Figure 34: Where alcohol is purchased and/or consumed, by gender, February 2015
Figure 35: Where alcohol is purchased and/or consumed, by gender, February 2015 (continued)
Men more driven by favorite brands, craft beers; women likely to order at special occasions
Figure 36: Drivers to order alcoholic beverages at restaurants, by gender, February 2015
Figure 37: Drivers to order alcoholic beverages at restaurants, by gender, February 2015 (continued)
Men want to see wider variety; women desire lower ABV, specialty drinks
Figure 38: Top five desires on alcoholic drink menus – Top five rank, by gender, February 2015

The Consumer – By Generations

Key points
Millennials most apt to be high weekly drinkers
Figure 39: Average weekly consumption of alcohol by high, medium, or low, by generations, February 2015
Figure 40: Where alcohol is purchased and/or consumed, by generations, February 2015
Figure 41: Where alcohol is purchased and/or consumed, by generations, February 2015 (continued)
Millennials will spend more on alcohol than other generations
Figure 42: Average (mean) spend on alcohol, by generations, February 2015
Drink specials, restaurant brand alcohol appeals to Millennials
Figure 43: Drivers to order alcoholic beverages at restaurants, by generations, February 2015
Figure 44: Drivers to order alcoholic beverages at restaurants, by generations, February 2015 (continued)
Unique offerings most desired by Millennials
Figure 45: Top five desires on alcoholic drink menus – Top five rank, by generations, February 2015
Figure 46: Top five desires on alcoholic drink menus – Top five rank, by generations, February 2015 (continued)
Millennials very invested in alcohol at restaurants
Figure 47: Attitudes toward on-premise alcohol, by generations, February 2015
Figure 48: Attitudes toward on-premise alcohol, by generations, February 2015 (continued)

The Consumer – By Household Income

Key points
High weekly alcohol consumption increases with household income
Figure 49: Average weekly consumption of alcohol by high, medium, or low, by household income, February 2015
Figure 50: Where alcohol is purchased and/or consumed, by household income, February 2015
Figure 51: Where alcohol is purchased and/or consumed, by household income, February 2015 (continued)

The Consumer – By Presence of Children in Household

Key points
Presence of children often means high alcohol consumption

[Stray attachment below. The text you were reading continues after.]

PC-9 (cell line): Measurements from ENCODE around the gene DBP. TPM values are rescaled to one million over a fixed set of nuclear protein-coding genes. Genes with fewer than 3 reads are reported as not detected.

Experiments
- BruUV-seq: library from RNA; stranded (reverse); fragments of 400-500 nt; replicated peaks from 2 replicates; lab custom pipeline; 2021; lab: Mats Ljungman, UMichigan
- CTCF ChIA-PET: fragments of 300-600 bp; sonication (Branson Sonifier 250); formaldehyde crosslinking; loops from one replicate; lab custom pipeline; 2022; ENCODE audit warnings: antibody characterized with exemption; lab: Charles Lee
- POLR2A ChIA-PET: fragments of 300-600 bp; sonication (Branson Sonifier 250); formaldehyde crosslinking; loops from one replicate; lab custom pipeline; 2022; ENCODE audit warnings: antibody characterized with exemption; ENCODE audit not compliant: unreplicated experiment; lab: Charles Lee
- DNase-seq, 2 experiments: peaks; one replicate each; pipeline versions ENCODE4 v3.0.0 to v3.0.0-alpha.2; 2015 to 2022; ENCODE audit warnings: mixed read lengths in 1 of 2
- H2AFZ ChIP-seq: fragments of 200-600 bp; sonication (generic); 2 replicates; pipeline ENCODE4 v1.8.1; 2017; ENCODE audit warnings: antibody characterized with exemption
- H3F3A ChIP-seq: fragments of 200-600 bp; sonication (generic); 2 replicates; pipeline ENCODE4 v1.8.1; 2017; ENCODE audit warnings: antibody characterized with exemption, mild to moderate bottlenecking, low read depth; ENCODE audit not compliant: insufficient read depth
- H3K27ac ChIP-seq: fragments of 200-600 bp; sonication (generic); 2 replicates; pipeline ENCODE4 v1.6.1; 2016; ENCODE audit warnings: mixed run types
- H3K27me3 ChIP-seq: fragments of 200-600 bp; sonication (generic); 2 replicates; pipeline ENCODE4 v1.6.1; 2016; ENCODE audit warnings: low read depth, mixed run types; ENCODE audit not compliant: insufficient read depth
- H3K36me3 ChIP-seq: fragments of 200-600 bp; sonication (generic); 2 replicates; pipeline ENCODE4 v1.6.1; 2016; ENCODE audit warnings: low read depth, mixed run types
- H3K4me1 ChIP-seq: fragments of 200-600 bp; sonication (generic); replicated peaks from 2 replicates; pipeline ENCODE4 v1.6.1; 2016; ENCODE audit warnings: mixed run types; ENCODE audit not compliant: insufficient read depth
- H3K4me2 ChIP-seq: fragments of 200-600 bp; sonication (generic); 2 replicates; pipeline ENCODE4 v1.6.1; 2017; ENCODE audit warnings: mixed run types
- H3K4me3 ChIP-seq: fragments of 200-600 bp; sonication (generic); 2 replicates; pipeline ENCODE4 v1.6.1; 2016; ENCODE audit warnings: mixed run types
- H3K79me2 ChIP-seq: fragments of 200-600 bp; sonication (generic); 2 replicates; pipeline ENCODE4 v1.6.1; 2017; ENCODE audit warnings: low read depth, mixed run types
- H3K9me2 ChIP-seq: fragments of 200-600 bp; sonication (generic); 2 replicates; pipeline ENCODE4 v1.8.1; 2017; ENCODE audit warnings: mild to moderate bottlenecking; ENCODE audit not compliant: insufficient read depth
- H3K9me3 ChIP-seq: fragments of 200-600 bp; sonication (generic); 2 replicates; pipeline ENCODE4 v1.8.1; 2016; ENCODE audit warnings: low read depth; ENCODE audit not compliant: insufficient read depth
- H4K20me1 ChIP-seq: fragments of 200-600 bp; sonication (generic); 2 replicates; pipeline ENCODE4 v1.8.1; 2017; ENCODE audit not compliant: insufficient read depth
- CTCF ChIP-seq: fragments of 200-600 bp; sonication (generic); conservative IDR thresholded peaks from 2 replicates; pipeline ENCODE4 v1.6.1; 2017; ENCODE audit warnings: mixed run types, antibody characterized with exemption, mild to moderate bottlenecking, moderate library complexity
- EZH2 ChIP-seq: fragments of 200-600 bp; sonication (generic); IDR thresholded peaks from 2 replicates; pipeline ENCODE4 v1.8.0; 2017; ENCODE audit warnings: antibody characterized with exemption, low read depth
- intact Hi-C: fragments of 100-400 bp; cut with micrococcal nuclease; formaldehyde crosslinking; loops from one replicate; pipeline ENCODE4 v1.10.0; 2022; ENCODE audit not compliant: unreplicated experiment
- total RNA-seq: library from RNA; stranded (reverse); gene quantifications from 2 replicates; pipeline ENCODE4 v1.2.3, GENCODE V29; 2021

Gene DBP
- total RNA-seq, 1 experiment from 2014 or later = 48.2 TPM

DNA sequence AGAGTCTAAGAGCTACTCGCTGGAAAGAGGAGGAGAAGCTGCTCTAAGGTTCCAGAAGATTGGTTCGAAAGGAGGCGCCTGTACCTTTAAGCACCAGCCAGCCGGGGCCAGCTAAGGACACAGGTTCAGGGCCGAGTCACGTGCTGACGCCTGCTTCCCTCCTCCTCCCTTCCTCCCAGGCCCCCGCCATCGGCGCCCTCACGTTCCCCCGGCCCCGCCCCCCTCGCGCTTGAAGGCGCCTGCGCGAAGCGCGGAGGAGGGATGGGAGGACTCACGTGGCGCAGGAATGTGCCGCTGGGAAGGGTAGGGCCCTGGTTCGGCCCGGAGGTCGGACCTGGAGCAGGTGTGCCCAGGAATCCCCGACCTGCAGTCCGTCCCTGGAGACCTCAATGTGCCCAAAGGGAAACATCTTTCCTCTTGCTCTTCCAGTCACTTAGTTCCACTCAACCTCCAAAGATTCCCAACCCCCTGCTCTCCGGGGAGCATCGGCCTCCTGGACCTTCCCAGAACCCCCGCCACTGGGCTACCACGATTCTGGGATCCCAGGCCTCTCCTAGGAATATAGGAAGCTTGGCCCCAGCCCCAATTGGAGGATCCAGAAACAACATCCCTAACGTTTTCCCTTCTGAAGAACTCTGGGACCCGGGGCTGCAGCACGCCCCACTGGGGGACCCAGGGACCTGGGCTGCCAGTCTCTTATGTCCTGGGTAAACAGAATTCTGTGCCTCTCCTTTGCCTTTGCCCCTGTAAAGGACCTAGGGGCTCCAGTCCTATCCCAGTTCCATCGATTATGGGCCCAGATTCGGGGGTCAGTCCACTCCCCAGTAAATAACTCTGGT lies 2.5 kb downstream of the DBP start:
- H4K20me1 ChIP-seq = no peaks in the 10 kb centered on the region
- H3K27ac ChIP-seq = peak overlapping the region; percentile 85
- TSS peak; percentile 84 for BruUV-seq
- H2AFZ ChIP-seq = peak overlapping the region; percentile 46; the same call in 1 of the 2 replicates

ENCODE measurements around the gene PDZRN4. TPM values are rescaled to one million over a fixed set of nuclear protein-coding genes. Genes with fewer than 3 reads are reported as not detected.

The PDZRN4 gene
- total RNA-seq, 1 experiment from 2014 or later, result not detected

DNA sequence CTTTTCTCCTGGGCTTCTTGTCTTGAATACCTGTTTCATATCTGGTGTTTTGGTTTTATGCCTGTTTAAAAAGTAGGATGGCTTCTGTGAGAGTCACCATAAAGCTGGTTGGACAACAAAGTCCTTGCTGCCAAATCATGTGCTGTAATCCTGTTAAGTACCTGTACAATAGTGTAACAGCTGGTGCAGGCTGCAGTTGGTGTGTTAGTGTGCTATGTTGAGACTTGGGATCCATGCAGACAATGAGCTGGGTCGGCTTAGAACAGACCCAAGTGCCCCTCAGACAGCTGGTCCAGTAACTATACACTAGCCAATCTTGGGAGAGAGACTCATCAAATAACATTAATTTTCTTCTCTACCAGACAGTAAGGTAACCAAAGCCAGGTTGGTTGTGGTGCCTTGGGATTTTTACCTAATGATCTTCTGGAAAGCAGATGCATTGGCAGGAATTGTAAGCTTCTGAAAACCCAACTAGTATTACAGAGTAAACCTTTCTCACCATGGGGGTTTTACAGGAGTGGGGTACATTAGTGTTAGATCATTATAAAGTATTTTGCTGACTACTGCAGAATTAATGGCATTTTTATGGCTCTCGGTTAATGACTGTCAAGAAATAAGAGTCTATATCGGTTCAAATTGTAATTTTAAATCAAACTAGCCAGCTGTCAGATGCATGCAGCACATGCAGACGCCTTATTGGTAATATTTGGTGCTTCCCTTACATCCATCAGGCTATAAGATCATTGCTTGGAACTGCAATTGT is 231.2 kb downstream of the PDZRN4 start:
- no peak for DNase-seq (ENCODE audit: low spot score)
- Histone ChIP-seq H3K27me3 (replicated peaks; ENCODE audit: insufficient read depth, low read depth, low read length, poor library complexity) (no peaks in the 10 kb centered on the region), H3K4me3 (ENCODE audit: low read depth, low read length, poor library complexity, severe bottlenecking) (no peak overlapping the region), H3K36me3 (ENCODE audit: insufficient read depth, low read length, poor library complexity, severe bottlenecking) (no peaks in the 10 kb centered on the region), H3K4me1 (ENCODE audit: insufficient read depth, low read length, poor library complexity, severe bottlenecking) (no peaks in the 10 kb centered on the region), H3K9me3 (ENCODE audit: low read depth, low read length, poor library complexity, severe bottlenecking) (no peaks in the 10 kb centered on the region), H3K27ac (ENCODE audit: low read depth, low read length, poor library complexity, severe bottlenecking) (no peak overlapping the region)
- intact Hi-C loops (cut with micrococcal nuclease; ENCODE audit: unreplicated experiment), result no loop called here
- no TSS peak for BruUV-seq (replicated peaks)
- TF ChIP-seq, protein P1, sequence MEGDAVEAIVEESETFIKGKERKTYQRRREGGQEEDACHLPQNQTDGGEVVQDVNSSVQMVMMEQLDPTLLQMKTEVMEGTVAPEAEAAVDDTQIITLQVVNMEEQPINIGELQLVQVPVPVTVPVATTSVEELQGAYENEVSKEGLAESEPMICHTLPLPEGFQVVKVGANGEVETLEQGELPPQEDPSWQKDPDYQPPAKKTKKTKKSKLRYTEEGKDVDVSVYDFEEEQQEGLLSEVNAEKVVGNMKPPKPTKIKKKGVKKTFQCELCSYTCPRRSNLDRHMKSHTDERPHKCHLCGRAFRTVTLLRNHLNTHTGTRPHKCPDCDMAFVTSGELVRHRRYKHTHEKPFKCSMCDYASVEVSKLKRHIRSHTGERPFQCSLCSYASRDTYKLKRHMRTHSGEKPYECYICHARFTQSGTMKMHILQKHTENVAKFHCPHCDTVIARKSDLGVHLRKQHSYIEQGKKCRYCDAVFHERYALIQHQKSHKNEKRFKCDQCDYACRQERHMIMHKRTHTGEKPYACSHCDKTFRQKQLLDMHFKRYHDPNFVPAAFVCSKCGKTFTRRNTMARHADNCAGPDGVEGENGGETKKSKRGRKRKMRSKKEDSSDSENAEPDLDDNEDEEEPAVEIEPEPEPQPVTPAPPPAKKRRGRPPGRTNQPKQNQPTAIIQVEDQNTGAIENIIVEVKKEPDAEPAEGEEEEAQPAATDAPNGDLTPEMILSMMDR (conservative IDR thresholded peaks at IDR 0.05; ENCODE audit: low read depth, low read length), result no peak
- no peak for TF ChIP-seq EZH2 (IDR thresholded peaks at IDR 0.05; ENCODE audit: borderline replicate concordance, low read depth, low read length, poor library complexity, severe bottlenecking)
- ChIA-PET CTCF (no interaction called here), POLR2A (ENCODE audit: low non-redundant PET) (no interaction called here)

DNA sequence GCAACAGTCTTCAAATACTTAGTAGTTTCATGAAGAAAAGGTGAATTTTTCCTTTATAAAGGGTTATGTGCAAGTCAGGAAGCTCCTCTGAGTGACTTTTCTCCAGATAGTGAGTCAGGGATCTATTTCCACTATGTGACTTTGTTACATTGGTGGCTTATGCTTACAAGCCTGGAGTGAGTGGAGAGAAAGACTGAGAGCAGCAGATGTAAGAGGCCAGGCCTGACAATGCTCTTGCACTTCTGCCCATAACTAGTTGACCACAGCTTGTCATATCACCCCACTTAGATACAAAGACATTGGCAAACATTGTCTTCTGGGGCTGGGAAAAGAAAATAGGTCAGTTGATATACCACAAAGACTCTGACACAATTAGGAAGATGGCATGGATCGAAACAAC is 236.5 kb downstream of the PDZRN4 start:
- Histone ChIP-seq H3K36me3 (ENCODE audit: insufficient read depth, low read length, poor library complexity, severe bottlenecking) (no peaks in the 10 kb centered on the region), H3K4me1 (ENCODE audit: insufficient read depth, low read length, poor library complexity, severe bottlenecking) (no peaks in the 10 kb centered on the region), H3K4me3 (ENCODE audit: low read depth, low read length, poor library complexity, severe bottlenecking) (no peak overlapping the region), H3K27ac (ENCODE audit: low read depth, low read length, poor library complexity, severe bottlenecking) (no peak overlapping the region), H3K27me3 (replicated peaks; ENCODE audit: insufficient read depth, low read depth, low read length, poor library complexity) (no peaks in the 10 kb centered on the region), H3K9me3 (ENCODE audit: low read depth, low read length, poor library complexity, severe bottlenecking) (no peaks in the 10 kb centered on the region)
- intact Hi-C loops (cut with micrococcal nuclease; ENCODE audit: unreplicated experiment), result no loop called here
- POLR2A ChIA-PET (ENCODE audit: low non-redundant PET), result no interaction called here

Figure 52: Average weekly consumption of alcohol by high, medium, or low, by presence of children in household, February 2015
Figure 53: Where alcohol is purchased and/or consumed, by presence of children in household, February 2015
Figure 54: Where alcohol is purchased and/or consumed, by presence of children in household, February 2015 (continued)
Households with children spend more on alcohol when dining out
Figure 55: Average (mean) spend on alcohol, by presence of children in household, February 2015
Households without children more apt to drink at restaurants for special occasions
Figure 56: Drivers to order alcoholic beverages at restaurants, by presence of children in household, February 2015
Figure 57: Drivers to order alcoholic beverages at restaurants, by presence of children in household, February 2015 (continued)
Parents likely to limit drinking when dining out with kids
Figure 58: Barriers to order alcoholic beverages at restaurants, by presence of children in household, February 2015
Low ABV a potential selling point for parents
Figure 59: Top five desires on alcoholic drink menus – Top five rank, by presence of children in household, February 2015
Figure 60: Top five desires on alcoholic drink menus – Top five rank, by presence of children in household, February 2015 (continued)
Parents tend to drink when dining out with friends more than with family
Figure 61: Attitudes toward on-premise alcohol, by presence of children in household, February 2015
Figure 62: Attitudes toward on-premise alcohol, by presence of children in household, February 2015 (continued)

The Consumer – Race/Hispanic Origin

Key points
Hispanics drink more at restaurants than non-Hispanics
Figure 63: Average weekly consumption of alcohol by high, medium, or low, by race/Hispanic origin, February 2015
Figure 64: Where alcohol is purchased and/or consumed, by race/Hispanic origin, February 2015
Figure 65: Where alcohol is purchased and/or consumed, by race/Hispanic origin, February 2015 (continued)
Late night drink specials, restaurant brand alcohol drive sales to Hispanics
Figure 66: Drivers to order alcoholic beverages at restaurants, by race/Hispanic origin, February 2015
Unique brands and styles appeal to Hispanic drinkers
Figure 67: Top five desires on alcoholic drink menus – Top five rank, by race/Hispanic origin, February 2015
Figure 68: Top five desires on alcoholic drink menus – Top five rank, by race/Hispanic origin, February 2015 (continued)
Value offerings likely to attract Hispanics
Figure 69: Attitudes toward on-premise alcohol, by race/Hispanic origin, February 2015
Figure 70: Attitudes toward on-premise alcohol, by race/Hispanic origin, February 2015 (continued)

Appendix – Trade Associations

Council for Responsible Nutrition
Food Marketing Institute (FMI)
International Food Information Council (IFIC)
International Food Service Executives Association (IFSEA)
International Foodservice Distributors Association (IFDA)
International Foodservice Manufacturers Association (IFMA)
International Franchise Association (IFA)
National Council of Chain Restaurants (NCCR)
National Restaurant Association (NRA)